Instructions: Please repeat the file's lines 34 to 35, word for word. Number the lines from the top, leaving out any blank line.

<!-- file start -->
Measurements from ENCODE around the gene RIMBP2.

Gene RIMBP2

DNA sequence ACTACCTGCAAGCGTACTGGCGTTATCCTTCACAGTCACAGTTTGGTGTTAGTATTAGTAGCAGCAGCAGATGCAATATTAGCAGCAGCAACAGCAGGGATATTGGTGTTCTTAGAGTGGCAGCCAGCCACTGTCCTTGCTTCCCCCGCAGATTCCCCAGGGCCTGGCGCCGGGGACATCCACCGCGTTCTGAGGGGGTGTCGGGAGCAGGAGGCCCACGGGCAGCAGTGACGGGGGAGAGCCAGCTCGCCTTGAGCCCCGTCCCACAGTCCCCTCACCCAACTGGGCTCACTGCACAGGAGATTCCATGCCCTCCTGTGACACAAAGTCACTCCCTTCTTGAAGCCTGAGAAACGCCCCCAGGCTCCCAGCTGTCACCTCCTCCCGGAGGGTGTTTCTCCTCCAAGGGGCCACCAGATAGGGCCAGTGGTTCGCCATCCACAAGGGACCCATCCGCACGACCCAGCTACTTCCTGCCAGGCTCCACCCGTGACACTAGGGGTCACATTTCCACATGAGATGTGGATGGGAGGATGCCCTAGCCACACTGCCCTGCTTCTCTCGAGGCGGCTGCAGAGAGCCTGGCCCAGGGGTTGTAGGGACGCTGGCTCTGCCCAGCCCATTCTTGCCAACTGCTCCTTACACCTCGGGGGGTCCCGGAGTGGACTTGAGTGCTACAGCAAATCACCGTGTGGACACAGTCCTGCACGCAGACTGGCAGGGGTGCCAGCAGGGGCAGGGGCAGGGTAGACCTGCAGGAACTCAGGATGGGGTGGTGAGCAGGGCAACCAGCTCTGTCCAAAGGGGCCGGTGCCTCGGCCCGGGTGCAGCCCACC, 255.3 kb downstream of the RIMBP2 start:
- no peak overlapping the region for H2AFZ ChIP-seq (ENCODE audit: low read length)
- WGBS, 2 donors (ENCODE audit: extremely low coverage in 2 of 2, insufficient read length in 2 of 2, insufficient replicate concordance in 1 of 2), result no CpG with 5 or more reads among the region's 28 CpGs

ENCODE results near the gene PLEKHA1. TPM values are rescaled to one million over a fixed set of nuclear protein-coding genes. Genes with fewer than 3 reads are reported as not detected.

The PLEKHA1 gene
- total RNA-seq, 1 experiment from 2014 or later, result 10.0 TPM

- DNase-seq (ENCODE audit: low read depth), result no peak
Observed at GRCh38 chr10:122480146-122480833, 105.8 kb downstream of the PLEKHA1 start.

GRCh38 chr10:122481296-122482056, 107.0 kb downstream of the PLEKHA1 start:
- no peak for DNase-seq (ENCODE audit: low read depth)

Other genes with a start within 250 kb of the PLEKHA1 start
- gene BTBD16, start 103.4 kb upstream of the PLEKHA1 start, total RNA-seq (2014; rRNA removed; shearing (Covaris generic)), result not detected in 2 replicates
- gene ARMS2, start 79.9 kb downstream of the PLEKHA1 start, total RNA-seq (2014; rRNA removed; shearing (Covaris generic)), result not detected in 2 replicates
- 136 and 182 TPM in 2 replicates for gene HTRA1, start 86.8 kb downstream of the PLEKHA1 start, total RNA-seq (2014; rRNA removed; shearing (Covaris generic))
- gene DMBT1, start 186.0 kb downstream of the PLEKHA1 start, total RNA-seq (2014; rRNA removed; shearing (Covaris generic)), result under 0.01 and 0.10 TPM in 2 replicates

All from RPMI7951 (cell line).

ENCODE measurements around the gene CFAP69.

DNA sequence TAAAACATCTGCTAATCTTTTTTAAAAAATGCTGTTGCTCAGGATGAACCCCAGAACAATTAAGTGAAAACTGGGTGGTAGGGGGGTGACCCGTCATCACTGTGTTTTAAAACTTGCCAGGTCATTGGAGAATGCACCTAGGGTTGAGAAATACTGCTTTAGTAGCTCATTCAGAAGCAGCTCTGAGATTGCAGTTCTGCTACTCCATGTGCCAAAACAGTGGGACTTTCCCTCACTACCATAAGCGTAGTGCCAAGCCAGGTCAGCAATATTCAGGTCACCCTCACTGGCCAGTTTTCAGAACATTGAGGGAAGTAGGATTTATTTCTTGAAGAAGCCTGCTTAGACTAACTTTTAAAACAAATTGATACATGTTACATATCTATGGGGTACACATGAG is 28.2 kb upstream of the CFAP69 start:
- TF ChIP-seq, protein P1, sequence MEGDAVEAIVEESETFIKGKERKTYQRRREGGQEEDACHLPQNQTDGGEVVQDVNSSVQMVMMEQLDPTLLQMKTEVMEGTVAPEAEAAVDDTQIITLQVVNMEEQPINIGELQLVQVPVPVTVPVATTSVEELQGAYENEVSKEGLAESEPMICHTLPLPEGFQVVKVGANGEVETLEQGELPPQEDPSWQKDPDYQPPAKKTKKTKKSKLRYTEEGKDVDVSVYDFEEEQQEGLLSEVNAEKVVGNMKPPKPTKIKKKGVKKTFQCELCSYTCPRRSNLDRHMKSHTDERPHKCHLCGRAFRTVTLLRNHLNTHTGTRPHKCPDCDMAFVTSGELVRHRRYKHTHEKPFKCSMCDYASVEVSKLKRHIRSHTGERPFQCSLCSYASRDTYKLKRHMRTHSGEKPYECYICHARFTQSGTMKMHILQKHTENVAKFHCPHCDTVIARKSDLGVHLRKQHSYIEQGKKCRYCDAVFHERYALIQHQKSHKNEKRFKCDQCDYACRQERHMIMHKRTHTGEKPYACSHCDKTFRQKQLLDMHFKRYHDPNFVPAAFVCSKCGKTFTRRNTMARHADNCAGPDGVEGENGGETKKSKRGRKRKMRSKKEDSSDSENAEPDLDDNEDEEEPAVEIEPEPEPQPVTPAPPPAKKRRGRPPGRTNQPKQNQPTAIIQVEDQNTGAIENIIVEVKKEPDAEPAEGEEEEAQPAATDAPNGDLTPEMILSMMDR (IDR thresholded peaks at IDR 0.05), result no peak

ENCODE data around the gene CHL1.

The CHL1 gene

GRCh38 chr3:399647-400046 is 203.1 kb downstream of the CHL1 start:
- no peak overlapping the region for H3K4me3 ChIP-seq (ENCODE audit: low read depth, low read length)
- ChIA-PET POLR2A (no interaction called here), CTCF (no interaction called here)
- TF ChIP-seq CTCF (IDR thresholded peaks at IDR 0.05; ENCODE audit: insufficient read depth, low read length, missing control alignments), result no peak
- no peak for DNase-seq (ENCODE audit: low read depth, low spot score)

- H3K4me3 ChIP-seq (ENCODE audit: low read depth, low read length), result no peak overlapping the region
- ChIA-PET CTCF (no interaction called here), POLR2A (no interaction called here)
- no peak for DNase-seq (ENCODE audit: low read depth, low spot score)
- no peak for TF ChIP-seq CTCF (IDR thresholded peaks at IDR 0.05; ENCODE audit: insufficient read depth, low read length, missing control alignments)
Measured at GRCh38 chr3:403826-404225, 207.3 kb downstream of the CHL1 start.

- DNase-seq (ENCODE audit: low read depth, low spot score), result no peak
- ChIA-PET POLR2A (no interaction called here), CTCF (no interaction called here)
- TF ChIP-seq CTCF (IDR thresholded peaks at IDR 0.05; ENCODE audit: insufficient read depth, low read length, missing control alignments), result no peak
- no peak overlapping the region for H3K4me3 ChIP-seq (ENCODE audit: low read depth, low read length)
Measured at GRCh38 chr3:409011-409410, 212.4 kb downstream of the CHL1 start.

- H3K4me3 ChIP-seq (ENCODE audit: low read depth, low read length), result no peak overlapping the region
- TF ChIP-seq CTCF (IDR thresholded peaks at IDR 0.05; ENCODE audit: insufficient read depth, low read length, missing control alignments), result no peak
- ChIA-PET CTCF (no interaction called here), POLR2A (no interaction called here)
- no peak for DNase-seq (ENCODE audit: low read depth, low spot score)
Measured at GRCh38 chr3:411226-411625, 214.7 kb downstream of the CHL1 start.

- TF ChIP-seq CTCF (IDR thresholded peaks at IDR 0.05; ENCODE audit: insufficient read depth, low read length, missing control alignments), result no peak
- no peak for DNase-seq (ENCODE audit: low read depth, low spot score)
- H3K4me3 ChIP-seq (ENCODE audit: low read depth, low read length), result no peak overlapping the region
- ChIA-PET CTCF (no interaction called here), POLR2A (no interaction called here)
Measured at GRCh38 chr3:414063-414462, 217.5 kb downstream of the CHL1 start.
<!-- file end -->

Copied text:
- DNase-seq (ENCODE audit: low read depth, low spot score), result no peak
- ChIA-PET POLR2A (no interaction called here), CTCF (no interaction called here)